Kate picks gifts for Father's Day and Graduation, offers comments on idiots of the future, recommends some good culinary reads and presents recipes for June, including Emily Luchetti's berry desserts.
by Kate Heyhoe
An Electric Wine Opener, Stubb's Bar-B-Q Cookbook, or a Panini Grill...give them something they can actually use and enjoy! We give these products our seal of approval. Find out more about these great gifts below.
I finally found a wine opener that works the way I want it to: effortlessly and stylishly. The Oster Inspire Electric Wine Opener is cordless and rechargeable, and each charge lasts for nearly three dozen openings. Simply hold the opener over the neck, press the down button, hold the bottle to keep it from spinning, and the corkscrew drills down into the cork; keep holding the button and it will spin the cork all the way up and out of the bottle. To remove the cork from the screw, press another button and it twirls right off. It took me one or two tries to get the method down pat, but now it's completely brainless. The unit comes with a foil cutter, which tucks neatly into the charging unit, and a snazzy stainless thermal chiller, to keep your whites cool.
This book instantly sold tens of thousands of copies in it's first month. Stubb was famous for his sauces and his recipes, and the story of his life will leave a smile on your face. Give it as a gift, and make sure you're invited to enjoy the lip-smackin' ribs, potato salad, and deep-smoked brisket that come out of it. Sample the recipes and read more about The Stubb's Bar-B-Q Cookbook (by yours truly).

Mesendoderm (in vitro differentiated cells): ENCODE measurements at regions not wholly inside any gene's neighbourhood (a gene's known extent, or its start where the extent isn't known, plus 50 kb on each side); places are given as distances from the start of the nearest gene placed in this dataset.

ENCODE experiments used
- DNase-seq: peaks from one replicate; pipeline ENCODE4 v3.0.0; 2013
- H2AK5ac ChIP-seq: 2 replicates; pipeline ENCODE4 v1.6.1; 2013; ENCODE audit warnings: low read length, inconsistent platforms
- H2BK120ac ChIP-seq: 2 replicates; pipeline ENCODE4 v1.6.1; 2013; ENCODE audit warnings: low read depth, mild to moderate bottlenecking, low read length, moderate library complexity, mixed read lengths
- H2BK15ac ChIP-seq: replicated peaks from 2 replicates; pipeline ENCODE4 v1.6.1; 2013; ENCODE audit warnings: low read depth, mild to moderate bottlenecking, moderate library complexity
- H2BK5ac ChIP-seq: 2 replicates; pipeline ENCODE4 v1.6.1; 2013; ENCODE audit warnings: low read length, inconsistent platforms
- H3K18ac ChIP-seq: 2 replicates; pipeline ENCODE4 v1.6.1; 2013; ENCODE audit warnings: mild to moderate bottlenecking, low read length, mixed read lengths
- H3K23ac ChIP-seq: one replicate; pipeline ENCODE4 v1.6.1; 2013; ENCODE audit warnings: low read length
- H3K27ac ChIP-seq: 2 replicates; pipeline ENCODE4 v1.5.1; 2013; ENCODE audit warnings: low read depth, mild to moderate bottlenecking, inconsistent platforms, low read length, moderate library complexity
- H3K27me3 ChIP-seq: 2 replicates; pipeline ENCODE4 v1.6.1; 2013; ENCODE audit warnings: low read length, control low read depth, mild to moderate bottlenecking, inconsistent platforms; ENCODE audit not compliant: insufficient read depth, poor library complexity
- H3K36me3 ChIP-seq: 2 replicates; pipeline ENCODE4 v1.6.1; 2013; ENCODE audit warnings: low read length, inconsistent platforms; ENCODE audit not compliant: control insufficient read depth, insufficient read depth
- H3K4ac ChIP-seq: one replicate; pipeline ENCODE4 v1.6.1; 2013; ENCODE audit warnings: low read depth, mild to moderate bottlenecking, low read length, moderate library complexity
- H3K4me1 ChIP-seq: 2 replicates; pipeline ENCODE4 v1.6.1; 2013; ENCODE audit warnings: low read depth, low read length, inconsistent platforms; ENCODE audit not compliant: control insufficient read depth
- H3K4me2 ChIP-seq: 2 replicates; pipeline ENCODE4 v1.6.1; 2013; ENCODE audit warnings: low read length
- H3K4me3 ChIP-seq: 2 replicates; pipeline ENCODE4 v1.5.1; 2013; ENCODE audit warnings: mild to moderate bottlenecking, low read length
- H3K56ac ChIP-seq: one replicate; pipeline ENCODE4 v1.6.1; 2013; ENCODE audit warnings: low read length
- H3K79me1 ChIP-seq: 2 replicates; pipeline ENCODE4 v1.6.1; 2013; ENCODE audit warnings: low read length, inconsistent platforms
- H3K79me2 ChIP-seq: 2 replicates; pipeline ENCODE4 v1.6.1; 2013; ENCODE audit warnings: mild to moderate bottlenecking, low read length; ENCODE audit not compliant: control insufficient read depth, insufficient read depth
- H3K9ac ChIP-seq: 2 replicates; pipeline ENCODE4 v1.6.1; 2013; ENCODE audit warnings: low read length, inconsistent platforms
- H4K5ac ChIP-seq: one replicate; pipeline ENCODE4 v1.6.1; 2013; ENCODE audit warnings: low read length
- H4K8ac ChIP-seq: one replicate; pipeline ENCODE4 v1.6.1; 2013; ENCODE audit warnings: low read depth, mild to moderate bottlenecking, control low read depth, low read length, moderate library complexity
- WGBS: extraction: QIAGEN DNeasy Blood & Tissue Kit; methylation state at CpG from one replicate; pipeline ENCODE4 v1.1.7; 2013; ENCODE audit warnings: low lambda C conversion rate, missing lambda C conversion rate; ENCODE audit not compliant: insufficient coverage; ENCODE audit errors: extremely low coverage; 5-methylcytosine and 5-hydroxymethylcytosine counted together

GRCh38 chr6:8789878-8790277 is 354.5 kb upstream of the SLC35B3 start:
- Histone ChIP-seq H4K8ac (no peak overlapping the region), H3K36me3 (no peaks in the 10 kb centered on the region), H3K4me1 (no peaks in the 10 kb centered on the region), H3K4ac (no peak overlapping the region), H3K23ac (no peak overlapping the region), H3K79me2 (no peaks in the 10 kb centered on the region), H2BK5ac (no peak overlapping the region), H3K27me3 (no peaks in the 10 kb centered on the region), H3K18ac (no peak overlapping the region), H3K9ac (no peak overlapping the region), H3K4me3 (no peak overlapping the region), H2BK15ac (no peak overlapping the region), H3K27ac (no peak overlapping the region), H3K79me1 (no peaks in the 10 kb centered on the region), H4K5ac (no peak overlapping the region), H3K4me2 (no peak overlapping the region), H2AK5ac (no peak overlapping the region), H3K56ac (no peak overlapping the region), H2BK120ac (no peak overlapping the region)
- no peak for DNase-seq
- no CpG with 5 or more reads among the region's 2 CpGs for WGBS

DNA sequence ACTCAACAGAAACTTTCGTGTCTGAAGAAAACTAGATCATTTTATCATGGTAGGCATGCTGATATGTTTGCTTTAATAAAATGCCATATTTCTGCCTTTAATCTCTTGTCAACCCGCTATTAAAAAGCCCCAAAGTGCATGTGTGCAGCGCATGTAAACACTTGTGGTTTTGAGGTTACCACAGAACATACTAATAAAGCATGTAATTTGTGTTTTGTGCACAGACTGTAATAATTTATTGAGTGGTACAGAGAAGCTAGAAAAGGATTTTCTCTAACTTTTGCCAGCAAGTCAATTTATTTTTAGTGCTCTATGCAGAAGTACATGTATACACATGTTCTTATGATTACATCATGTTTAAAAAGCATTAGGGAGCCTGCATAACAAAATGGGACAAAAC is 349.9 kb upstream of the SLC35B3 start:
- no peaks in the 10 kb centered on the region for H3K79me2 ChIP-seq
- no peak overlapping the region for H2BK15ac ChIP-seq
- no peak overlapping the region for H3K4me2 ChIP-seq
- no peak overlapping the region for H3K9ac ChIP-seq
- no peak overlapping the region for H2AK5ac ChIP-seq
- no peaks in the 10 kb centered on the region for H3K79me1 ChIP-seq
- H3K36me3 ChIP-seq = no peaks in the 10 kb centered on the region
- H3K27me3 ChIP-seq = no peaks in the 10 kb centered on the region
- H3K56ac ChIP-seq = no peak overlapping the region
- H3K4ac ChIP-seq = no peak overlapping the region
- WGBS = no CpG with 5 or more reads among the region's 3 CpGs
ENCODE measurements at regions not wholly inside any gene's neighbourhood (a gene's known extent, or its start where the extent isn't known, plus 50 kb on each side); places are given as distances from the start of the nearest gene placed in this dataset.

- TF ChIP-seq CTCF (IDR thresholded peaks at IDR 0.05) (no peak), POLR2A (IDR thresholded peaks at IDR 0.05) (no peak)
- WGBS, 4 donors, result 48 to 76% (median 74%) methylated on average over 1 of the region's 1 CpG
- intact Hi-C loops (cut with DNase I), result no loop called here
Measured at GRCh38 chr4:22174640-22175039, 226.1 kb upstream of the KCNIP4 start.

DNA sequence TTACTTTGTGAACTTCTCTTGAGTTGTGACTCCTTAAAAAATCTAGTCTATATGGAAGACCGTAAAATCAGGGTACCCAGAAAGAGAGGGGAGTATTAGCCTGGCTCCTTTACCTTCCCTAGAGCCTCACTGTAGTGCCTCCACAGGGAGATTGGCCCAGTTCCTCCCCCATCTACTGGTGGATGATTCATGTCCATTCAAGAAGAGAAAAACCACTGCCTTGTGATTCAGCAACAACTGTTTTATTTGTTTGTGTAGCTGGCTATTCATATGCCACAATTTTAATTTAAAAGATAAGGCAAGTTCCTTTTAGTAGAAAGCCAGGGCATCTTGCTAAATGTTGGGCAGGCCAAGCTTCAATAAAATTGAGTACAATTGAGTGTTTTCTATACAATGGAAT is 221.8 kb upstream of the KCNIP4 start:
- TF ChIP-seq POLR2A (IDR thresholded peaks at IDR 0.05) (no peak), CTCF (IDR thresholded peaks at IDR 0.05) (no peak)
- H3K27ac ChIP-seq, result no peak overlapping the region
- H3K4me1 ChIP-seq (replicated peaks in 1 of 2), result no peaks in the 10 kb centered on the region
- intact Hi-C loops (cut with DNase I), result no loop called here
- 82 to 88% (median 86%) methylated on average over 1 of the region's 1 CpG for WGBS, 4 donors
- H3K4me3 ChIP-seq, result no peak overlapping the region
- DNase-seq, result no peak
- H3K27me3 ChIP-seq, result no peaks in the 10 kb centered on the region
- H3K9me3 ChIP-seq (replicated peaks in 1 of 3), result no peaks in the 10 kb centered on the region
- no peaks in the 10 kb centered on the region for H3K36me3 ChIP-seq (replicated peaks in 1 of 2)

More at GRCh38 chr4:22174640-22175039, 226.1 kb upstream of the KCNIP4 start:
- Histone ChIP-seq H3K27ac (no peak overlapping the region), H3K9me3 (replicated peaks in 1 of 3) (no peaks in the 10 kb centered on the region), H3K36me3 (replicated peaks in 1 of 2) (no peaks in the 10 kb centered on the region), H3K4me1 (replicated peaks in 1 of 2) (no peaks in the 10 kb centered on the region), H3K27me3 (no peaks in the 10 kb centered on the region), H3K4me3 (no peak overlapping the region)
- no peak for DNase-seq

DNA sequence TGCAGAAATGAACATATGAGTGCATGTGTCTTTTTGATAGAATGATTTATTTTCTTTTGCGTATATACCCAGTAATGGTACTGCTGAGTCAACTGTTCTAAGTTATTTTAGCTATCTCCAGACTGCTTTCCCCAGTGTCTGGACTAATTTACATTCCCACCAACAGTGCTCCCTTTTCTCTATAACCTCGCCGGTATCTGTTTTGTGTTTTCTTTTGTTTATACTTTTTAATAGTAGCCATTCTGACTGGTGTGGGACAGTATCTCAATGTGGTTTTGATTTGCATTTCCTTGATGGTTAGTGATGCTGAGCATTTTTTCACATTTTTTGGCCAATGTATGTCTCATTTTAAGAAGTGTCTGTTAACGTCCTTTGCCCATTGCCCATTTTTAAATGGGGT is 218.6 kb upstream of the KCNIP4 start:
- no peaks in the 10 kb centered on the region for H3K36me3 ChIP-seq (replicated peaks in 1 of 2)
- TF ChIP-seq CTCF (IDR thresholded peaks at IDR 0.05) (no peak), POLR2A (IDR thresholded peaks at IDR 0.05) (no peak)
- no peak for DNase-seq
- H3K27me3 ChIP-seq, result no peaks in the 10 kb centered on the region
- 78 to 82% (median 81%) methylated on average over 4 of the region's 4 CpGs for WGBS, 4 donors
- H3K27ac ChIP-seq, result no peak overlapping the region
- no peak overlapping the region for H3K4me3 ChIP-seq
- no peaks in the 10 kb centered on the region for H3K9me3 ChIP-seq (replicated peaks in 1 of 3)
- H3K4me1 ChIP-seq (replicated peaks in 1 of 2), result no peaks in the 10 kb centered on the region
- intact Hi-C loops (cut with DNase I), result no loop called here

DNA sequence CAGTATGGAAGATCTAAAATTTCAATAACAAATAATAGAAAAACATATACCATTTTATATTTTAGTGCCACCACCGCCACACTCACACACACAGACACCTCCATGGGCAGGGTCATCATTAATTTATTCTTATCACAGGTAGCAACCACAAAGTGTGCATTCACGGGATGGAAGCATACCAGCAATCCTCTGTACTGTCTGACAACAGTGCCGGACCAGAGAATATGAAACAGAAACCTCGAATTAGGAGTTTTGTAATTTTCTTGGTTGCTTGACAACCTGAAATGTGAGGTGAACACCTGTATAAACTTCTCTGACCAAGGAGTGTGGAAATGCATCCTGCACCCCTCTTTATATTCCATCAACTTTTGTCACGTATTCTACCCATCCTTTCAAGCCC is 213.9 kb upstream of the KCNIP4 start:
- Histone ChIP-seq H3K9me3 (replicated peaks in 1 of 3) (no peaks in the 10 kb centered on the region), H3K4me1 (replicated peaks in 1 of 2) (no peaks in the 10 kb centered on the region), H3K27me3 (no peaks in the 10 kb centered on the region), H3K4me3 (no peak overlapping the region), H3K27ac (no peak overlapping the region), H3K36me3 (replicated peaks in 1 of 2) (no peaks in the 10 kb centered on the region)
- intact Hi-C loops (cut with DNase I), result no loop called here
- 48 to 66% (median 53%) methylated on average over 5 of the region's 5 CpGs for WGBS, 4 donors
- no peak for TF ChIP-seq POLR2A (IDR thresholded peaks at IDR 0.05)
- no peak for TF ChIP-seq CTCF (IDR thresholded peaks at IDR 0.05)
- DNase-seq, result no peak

The Perfect Panini: Hot, slightly crisp, grilled sandwiches are all the rage. The VillaWare UNO Panini Grill whips them up in minutes, and grills chicken, steaks, and other foods as well. The hinge opens up to a hefty 3-inch height, and gooey cheese slips cleanly off the nonstick surface. It also stands upright for storage.
Headlines about global warming, e.coli in spinach, and tainted pet food are enough to make anyone gag. But here's a tongue-in-cheek remedy: In Mike Judge's 2006 cult film Idiocracy, the smartest humans are so busy being brilliant, they're not procreating, thus leaving their dimwitted brethren to breed like rabbits. By the year 2505, the smartest people on the planet have an IQ no higher than 80, and when something breaks, they're not smart enough to fix it. Furthermore, every ad slogan becomes the gospel truth. So when a Gatorade-like sports drink claims to be "better than water," they pump it into drinking fountains, faucets and, yes, even irrigation systems. Crops die, a dust bowl forms, and it takes an average guy (Luke Wilson) to time-travel in from the year 2005 to restore water and fundamental intelligence to this global village of idiots. Director Judge is making less of a statement about the future than he is about the present, and though the film (now on DVD) may be a tad uneven, it's worth viewing just to see the concept captured so deftly. You'll feel like an uber-genius, and understand why the term "idiocracy" has become a trendy buzzword of the brilliant.